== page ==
Many people don’t know how to conduct themselves in an encounter with the police. Though most of us are aware that we have certain Constitutional rights, we’re not always clear on what those rights are, or how we can uphold them. If you ever do find yourself arrested, though, it’s crucial to know what Constitutional protections there are, and the avenues available to you for exercising them.
In this post, we’ll look at just a few of the rights you need to know about, particularly should you ever find yourself arrested.
A Quick Guide to Your Constitutional Rights
You have the right to remain silent.
You’ve probably heard this phrase invoked by many a TV cop—but there’s nothing frivolous about it. One of your most important Constitutional rights, guaranteed by the Fifth Amendment, is your right not to incriminate yourself. It is the job of the police officers to prove that you committed the crime you’ve been accused of; you are not required to do this job for them.
The police should tell you that anything you say can and will be used against you.
It’s not enough for police to tell you that you may remain silent; they must also warn you of the consequences of self-incrimination. If they don’t, your rights have been violated.
You have the right to an attorney.
Another critical right is your right to have an attorney present when you request one—during any questioning, during any trial, etc. Note: You are not required to actually pay for an attorney, and the court must provide you with one if you can’t or simply don’t want to hire one yourself.
The police may not brutalize you.
No matter how serious the allegations against you are, you have the right to be treated humanely.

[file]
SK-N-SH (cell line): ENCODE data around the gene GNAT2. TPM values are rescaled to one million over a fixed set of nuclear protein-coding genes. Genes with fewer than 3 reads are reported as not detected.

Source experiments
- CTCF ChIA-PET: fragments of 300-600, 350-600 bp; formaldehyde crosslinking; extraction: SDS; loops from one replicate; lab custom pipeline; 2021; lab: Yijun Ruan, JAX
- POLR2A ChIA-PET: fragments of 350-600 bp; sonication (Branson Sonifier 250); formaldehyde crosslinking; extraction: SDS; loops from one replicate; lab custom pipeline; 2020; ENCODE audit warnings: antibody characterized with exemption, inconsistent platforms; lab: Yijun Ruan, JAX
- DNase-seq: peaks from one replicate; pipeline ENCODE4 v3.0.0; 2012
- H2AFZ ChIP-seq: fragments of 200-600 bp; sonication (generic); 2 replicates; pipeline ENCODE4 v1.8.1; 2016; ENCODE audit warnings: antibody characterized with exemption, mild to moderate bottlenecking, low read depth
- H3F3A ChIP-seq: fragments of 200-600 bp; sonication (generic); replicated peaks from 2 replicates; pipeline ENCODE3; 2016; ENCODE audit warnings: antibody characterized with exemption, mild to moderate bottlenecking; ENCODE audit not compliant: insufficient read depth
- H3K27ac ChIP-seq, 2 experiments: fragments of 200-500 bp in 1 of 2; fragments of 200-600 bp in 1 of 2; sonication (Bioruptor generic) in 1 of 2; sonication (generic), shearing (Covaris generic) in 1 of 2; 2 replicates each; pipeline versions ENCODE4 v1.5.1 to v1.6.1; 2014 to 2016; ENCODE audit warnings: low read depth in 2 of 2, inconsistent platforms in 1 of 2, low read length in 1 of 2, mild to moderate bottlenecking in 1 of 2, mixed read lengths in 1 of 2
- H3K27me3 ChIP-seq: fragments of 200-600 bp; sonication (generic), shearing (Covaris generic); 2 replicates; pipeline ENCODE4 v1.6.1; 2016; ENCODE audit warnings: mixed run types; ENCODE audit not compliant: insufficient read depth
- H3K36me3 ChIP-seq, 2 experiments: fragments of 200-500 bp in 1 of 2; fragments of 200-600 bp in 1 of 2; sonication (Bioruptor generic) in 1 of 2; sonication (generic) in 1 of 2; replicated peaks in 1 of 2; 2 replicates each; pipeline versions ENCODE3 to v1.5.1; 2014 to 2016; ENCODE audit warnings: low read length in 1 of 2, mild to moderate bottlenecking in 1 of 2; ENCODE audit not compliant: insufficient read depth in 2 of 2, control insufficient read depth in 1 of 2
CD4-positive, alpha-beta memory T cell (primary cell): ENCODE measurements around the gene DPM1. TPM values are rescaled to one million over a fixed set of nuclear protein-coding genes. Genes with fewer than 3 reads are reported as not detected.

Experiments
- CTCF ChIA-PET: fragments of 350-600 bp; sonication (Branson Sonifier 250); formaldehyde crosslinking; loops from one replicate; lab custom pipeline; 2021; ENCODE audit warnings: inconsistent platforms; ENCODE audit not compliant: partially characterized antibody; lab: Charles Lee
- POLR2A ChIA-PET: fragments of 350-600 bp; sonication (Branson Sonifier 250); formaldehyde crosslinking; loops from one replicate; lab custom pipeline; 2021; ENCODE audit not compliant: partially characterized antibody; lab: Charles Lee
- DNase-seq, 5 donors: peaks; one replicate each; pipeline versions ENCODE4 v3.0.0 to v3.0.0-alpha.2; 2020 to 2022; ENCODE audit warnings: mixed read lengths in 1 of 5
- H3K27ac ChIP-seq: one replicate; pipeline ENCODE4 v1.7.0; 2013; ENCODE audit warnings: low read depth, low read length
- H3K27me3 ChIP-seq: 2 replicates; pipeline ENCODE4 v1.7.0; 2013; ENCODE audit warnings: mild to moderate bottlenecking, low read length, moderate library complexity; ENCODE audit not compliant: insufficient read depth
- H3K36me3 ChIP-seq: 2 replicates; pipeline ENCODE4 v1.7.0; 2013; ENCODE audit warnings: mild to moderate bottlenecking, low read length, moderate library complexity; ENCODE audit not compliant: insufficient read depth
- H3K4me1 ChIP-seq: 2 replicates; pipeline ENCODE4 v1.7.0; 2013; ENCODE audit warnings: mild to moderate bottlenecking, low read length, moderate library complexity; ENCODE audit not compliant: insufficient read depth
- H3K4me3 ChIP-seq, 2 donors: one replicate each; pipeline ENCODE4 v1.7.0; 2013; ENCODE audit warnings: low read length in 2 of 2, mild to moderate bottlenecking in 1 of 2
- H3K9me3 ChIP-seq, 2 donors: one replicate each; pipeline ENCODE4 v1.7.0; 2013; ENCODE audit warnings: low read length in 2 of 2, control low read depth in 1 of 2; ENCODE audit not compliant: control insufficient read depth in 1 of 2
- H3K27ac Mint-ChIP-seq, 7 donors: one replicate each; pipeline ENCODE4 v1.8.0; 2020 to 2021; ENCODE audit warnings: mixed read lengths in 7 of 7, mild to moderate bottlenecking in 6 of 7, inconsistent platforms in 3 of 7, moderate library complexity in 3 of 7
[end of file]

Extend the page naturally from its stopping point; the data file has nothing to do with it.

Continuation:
The police may not hold you without charging you.
If you were arrested on the charge of murder, the police need to gather evidence to formally charge you with that crime quickly—usually within 48 hours, though it varies by state. They cannot hold you forever without a charge.
You have the right to a presumption of innocence.
You’re innocent until proven guilty, and should be treated as such by all parties. This is a core American principle.
What About Bail?
Bail is not necessarily a Constitutional right, and in some cases, it may be denied to you—usually because you’re deemed a flight risk or the charges are quite severe. Much more often than not, however, the judge presiding over your case will set bail—and when that happens, you’ll want to get in touch with a bail bond company right away, ensuring your prompt release from jail.
Remedy Bail Bonds is a leading bail bondsman in Orange County, and we want to help those who find themselves in scary situations with the law. We’re here to help you get back home to your family, quickly and smoothly. Call us anytime you need a bail bond service.